TV arguments are won in simplicity and not lawyer-talk, especially when the person using that talk is a journalist.

When you consider how much trouble Snowden is actually in, the feat Greenwald pulled off is quite amazing. He in fact won that round. Because he made Marcus -- whose arguments were technically reasonable -- look like an elite, lying apologist.

Greenwald succeeded against the legal detractors by

1) Exhibiting righteous anger while seeming sort of hopeful and upbeat - like he is serving a cause. (Marcus in turn seems like a negative sour person, sort of like a scolding teacher with nothing really positive to add to the conversation.)

2) Turning the issue into "little guy vs. big guy,"

3) Going directly and personally after his debate opponent with enough factual basis that it made sense to do so

4) Creating drama sufficient that the TV host let him take control of the interview. Not to mention that

5) Taking up a lot of airtime - the clip runs about 12 minutes!

Some people worry that by acknowledging their detractors they are giving them credit. But that is absolutely not the case.

When someone is attacking your reputation, they are challenging you to a duel. Are you going to let them slice your throat off with the sword?


Heck, no.

Some people shy away because they feel subconsciously guilty. They've made mistakes. They can't "prove" that everything they've done is right.

That's ridiculous.

Make a decision: Do you believe in yourself?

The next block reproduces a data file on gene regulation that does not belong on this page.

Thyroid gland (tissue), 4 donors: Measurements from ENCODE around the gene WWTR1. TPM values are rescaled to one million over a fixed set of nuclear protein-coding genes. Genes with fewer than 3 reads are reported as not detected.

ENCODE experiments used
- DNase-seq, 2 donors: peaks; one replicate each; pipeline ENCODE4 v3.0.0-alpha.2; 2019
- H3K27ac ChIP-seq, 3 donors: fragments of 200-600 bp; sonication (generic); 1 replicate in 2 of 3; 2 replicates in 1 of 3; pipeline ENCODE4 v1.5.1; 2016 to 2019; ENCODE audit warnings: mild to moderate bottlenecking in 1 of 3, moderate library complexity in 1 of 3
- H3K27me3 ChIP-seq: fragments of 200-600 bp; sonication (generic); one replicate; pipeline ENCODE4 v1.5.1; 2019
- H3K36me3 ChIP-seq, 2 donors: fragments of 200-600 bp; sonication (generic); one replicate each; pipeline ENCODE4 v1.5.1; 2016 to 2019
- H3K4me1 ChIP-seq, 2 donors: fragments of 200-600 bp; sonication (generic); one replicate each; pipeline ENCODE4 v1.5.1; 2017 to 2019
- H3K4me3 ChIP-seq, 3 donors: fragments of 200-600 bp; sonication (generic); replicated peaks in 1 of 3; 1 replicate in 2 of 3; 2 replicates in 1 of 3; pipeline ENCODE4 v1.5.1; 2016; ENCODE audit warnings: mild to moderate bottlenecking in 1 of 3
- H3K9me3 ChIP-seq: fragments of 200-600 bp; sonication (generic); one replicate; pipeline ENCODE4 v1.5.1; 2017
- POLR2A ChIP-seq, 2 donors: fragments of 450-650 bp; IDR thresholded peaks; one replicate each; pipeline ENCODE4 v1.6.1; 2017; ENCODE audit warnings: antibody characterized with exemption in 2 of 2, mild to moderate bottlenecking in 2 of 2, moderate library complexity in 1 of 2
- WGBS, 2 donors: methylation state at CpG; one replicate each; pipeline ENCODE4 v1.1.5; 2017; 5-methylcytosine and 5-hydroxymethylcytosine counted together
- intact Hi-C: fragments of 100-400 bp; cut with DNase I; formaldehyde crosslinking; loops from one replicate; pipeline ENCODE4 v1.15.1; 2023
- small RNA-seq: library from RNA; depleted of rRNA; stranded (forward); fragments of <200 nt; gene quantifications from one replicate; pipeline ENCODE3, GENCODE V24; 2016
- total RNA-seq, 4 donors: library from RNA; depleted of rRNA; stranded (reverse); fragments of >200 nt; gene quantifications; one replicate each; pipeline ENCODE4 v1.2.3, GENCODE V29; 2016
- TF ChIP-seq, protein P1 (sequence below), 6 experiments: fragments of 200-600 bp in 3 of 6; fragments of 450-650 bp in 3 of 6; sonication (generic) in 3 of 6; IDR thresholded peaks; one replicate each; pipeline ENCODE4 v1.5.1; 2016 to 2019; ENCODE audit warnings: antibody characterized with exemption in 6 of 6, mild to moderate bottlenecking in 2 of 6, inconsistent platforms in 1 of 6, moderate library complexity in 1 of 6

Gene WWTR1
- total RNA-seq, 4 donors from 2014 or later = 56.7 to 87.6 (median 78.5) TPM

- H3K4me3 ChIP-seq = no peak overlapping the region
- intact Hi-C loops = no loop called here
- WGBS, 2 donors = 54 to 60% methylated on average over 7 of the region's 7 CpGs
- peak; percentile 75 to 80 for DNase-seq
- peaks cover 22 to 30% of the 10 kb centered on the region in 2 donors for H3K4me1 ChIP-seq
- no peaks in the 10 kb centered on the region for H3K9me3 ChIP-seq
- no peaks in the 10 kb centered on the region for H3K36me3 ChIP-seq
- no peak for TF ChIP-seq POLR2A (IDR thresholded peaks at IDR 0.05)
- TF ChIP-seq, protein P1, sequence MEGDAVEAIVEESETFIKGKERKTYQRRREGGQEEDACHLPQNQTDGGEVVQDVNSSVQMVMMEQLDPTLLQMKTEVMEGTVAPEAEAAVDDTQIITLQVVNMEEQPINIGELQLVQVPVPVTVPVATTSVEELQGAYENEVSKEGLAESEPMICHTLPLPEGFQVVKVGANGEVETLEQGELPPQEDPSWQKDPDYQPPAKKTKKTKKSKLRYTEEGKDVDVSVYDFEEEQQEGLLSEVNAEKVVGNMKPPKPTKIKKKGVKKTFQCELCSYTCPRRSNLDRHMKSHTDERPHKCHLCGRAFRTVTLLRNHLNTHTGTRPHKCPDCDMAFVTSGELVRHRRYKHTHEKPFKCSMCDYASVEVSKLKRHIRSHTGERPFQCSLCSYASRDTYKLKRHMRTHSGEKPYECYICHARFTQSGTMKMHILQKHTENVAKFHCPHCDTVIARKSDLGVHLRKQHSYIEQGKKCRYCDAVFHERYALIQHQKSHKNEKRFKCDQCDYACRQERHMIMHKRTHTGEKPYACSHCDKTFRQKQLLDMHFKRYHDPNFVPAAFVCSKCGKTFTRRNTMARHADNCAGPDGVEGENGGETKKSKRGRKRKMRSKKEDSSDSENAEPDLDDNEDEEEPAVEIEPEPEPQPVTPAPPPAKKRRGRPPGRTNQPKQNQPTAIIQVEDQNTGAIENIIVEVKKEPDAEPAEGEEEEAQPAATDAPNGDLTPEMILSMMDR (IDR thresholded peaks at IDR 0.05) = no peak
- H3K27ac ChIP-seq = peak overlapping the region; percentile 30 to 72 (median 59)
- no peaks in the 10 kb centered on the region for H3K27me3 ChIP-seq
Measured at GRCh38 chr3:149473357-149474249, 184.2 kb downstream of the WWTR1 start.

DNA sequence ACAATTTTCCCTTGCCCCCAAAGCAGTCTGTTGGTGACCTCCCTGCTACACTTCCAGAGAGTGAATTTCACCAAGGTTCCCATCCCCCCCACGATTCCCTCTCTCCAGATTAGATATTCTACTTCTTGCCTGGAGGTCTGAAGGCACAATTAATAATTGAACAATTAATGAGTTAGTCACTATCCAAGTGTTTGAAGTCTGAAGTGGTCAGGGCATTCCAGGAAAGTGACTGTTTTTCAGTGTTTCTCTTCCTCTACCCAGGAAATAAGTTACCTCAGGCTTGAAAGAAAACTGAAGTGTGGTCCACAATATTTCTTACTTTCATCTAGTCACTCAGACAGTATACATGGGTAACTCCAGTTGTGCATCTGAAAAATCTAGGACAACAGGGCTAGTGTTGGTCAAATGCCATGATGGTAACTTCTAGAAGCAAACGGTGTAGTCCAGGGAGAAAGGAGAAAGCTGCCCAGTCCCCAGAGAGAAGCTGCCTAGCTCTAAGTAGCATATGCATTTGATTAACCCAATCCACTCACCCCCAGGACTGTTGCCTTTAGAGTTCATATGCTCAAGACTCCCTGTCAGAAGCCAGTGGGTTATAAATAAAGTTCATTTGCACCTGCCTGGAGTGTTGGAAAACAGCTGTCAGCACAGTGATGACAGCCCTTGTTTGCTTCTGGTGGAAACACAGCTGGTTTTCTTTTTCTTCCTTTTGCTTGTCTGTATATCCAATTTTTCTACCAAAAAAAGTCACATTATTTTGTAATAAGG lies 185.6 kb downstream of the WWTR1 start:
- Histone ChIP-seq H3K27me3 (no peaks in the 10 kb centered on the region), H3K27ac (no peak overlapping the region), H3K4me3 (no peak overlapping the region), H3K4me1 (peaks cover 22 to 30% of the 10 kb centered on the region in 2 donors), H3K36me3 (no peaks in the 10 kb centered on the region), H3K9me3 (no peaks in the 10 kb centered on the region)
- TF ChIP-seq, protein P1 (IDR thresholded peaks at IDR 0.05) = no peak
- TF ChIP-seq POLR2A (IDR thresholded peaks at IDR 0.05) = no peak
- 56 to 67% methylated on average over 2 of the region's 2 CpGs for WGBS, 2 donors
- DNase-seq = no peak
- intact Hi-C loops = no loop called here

• If you do, go after the other guy. 
  • If you don't, you can and should throw in the towel and go home.

The task at hand is to face yourself and become comfortable with being human.

Then speak the truth - your truth - in every environment, regardless of where it leads.

Remember: Not everything is so black and white. You've got to trust your own perspective.

* All opinions my own. Not a political commentary.

What A Little GIF Can Do For Your Agency's Mission

 photo ArchivesInnovation-OpenTheBox_zps3ec2f029.gif
Gif by me.

Why GIFs?

Is it me, or are animated GIFs all over the place lately? My work team makes them, some Twitter avatars are them and they populate Buzzfeed (BF) posts regularly.

Although it's impossible to learn everything, I do think it's important to keep up and it seems to me that knowing how to do a good GIF is worth its weight in gold for a communicator.

Fortunately there was recently a post on BF called "24 Invaluable Skills To Learn For Free Online This Year" with a ton of good links to free courses or tutorials, among them how to make the GIFs.

I don't want to repeat the tutorial because it pretty much tells you exactly what to do.